Perhaps the most unusual dual purpose role carried out by a gamekeeper during the Edwardian era, that of a Scottish clan chieftain, was undertaken by Alexander McGillivray, head gamekeeper to Lord Marjoribanks at Guisachan in Inverness-shire from the 1870s until his death in 1905. McGillivray served as Chief of the McGillivray Clan, a position that that his employer was always keen to promote to sporting guests!
Following the outbreak of World War One in 1914, gamekeepers rushed to join the armed forces in order to fight for their country. Those who were either too old or were considered unsuitable for military service enlisted in the Local Defence Volunteers on a part-time basis or, in coastal areas, acted as Royal Navy observers. Many also combined their keepering duties with farm work or forestry as and when required.
In the aftermath of the war, particularly during the early 1920s, a considerable number of gamekeepers were made redundant due to high taxation imposed upon landowners by the Lloyd-George Liberal Government. Apart from on very large estates, which were usually financially secure, junior keepers on smaller properties were frequently expected to help out in the forestry department or to carry out estate work such as hedge laying or river management.
Some head gamekeepers at this time were sent by their employer to give ‘nature talks' to the more senior pupils at the local village school as a sort of PR exercise, although the cynics of the day suggested that this kind of activity was just a ploy to see if children were playing truant in order to poach. Duncan McKellar, for example, headkeeper to the Earl of Pembroke at Wilton House in Wiltshire, not only gave regular talks at schools in the vicinity of the estate, but also presented prizes for outstanding nature essays.
During the 1920s and 30s, gamekeepers were often requested to take on unusual dual roles. Harry Hill, headkeeper to Lady Northcote at Compton Place in Sussex from 1922 until 1934, also acted as her personal outdoor companion, accompanying her on walks through the gardens or around the estate. A gamekeeper employed by Lady Gregory at Coole Park in Co.Galway was ordered to move into her mansion to act as her personal bodyguard during the Irish troubles of 1921; while Bert Tiller, headkeeper at Broadlands in Hampshire, nursed his employer, Lord Mount Temple, throughout his final illness in 1939.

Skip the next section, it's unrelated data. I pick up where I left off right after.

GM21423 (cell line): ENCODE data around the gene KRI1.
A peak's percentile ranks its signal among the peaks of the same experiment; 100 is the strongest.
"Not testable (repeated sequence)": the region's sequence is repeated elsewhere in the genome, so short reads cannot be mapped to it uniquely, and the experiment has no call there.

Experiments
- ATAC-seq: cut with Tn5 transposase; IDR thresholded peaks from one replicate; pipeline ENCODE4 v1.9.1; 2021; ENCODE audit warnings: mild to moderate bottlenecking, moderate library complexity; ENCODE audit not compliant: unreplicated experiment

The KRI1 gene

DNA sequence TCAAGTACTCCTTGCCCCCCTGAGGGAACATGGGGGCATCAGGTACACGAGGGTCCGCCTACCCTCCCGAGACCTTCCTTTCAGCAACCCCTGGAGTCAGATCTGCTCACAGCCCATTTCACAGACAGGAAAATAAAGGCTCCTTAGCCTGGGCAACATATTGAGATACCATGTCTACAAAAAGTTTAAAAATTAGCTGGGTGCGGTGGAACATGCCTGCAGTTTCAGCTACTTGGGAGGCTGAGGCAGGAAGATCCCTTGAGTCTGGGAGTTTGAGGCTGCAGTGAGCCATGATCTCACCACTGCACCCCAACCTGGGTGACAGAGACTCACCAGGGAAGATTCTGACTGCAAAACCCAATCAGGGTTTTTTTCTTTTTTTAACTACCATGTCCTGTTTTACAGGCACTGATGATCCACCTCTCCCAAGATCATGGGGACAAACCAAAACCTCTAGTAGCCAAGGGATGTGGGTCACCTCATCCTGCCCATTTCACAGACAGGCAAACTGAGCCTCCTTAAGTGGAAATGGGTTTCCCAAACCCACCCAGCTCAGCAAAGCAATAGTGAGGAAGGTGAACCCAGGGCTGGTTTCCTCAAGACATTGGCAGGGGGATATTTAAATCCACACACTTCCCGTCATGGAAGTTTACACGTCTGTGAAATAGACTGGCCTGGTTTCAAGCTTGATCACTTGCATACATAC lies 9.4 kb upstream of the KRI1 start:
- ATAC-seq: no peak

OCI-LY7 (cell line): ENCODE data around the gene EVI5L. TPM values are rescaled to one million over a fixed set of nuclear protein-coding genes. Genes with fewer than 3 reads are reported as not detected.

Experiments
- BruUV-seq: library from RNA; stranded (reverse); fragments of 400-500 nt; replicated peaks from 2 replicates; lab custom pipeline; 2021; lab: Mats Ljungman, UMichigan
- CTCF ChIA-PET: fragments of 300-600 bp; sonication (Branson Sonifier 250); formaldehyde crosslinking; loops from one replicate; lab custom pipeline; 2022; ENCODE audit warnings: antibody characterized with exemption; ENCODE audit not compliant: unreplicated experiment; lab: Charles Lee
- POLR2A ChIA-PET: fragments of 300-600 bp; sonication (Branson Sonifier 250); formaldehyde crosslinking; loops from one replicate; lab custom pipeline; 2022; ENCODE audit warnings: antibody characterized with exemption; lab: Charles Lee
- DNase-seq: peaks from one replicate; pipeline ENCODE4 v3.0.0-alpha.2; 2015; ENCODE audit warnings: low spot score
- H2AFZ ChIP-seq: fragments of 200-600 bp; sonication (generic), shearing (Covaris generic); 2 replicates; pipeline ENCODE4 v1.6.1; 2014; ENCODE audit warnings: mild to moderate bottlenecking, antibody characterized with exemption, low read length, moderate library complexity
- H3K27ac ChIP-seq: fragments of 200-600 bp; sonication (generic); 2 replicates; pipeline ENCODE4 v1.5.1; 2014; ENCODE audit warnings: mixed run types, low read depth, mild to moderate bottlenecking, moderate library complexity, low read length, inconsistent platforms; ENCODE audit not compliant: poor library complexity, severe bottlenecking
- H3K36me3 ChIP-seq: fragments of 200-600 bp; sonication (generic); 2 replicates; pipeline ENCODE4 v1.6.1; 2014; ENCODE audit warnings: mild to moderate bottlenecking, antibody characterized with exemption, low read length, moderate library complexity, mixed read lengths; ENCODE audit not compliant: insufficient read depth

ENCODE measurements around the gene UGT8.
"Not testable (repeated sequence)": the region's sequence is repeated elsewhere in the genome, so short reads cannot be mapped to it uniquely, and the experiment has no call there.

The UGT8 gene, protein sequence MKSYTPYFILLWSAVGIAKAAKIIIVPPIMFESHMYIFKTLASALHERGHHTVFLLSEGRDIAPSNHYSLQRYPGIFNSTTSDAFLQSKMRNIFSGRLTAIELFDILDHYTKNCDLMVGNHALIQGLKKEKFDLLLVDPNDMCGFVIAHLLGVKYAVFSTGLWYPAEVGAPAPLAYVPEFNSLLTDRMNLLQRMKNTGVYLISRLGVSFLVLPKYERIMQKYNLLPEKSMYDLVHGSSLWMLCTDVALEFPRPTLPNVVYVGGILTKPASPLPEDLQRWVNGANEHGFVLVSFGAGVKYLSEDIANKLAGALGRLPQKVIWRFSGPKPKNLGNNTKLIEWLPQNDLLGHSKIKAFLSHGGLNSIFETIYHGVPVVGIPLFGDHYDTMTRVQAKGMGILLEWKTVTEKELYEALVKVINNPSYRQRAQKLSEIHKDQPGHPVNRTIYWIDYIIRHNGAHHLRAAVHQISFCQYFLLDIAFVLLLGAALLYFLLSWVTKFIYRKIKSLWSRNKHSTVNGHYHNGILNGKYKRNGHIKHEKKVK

When World War Two was declared in 1939, many gamekeepers of military age were ordered to remain at home because of their specialised countryside knowledge and were assigned to elite Home Guard units engaged in special operations duties. Others, who were too old to fight, served in estate Home Guard battalions as special police constables, as fire watchers or as vermin killers at defence establishments for the duration. A considerable number of men also continued to carry out limited keepering work, at the same time helping out on local farms during busy periods.
Following the cessation of hostilities in 1945, many estates cut back on their keepering staff due to government restrictions placed on gamebird rearing. Keepers employed on smaller sporting properties were subsequently obliged to double as keeper-chauffeurs, keeper-gardeners, keeper-farm workers, keeper-foresters and, exceptionally, as keeper-valets!
Gamebird rearing for sporting purposes was eventually re-introduced in the mid-1950s, with the result that many dual purpose keepers were able to return to full-time work, albeit on a single-handed basis in most cases. Few men now had time to act as auxiliary farm hands or foresters or to serve as territorial soldiers in addition to their normal duties, irrespective of the technological advances which had taken place in the world of gamekeeping during the post-war period.
Today, gamekeeping continues to be carried out on a single-handed basis on many estates, with keepers working long hours to achieve employers targets. Even on large sporting properties, where several men are employed, there is little time for other work apart from in exceptional circumstances. Sadly, the day of the dual purpose gamekeeper is now over!